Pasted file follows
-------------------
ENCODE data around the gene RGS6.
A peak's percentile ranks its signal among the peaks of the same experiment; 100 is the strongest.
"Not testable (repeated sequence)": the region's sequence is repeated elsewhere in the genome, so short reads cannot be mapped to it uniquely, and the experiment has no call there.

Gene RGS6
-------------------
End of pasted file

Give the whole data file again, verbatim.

ENCODE data around the gene RGS6.
A peak's percentile ranks its signal among the peaks of the same experiment; 100 is the strongest.
"Not testable (repeated sequence)": the region's sequence is repeated elsewhere in the genome, so short reads cannot be mapped to it uniquely, and the experiment has no call there.

Gene RGS6